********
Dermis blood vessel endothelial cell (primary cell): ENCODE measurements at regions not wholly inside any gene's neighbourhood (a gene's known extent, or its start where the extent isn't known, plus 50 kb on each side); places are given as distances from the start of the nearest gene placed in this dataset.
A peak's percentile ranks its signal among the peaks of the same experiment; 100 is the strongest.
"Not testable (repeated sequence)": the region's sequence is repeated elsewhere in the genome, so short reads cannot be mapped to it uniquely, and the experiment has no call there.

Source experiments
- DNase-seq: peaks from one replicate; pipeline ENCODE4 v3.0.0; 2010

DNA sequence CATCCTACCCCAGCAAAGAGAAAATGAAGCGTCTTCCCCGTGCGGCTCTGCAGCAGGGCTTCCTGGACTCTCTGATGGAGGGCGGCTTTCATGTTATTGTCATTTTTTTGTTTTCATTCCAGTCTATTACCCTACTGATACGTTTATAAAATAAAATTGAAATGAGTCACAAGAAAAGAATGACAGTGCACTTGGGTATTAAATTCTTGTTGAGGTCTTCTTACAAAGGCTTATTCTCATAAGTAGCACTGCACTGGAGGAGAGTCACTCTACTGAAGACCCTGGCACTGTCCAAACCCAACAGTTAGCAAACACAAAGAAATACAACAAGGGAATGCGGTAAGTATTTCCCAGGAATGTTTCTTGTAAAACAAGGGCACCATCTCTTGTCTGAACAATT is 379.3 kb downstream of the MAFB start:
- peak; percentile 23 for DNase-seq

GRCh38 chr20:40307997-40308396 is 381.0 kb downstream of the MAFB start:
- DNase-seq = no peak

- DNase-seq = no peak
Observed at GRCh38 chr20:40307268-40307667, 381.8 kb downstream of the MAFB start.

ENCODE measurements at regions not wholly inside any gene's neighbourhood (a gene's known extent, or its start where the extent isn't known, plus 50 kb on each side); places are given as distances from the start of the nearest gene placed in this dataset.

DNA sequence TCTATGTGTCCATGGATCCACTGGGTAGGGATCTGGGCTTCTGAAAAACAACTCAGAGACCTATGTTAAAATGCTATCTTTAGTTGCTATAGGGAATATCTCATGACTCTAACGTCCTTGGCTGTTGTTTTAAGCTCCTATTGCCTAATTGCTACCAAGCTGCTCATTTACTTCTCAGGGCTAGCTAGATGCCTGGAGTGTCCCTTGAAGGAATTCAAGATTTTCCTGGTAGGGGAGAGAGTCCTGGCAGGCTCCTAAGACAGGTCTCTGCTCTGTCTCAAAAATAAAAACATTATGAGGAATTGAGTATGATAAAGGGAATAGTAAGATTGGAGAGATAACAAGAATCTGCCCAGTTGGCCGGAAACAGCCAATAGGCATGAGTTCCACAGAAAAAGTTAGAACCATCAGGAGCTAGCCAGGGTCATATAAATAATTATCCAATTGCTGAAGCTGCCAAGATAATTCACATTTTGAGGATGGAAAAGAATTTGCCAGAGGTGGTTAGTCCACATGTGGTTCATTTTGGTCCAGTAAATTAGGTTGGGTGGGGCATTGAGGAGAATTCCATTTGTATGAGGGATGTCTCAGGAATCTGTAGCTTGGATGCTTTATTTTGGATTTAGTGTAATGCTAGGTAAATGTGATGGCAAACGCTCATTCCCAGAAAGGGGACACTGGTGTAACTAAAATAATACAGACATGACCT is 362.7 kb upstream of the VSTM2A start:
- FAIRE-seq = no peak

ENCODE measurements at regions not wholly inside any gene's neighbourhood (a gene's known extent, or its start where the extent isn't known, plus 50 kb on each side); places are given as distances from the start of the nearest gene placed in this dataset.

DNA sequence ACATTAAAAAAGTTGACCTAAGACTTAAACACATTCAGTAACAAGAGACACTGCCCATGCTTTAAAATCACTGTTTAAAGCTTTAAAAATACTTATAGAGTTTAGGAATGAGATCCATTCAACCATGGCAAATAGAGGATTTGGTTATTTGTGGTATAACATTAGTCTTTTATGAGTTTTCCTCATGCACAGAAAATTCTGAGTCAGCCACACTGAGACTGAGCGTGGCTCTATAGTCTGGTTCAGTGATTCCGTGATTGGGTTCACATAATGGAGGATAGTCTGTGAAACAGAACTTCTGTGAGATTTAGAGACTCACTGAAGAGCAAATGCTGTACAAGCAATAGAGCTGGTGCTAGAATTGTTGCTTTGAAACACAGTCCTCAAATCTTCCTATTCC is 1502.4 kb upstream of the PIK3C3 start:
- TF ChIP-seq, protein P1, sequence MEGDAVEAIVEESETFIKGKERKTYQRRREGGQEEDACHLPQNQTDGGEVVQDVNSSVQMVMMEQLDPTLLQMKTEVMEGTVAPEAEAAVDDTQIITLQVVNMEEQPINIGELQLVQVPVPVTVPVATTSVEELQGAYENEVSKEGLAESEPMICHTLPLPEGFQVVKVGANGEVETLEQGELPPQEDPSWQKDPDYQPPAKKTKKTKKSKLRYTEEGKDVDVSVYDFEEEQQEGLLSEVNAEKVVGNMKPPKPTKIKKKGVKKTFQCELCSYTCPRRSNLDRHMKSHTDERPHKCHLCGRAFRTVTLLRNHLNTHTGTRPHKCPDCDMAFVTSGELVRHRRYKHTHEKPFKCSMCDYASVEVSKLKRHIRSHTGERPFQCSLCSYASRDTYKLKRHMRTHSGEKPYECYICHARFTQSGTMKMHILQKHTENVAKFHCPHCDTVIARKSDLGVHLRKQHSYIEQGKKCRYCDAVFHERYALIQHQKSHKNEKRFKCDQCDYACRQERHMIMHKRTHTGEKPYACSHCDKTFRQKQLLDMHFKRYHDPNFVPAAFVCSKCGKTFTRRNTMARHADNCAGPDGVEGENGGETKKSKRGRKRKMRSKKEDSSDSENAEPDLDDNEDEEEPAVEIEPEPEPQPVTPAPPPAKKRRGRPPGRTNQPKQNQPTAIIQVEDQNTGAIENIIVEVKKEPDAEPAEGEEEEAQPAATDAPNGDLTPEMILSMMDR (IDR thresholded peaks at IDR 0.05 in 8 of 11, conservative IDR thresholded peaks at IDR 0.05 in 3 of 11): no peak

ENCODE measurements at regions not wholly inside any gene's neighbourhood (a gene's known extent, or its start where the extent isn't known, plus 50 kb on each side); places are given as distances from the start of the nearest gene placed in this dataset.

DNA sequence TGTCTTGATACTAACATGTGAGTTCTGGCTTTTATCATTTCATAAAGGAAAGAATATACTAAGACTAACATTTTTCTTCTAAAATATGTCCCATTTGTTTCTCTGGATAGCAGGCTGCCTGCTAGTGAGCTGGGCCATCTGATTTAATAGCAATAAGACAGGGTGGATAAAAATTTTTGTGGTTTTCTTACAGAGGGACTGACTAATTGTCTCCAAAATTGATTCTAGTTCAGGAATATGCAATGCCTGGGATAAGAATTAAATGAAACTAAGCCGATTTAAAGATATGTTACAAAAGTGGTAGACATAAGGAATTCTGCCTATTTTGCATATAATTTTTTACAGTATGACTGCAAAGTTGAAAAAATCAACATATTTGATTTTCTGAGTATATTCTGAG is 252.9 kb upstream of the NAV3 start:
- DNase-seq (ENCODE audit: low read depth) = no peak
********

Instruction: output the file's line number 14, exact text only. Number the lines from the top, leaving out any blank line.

- FAIRE-seq = no peak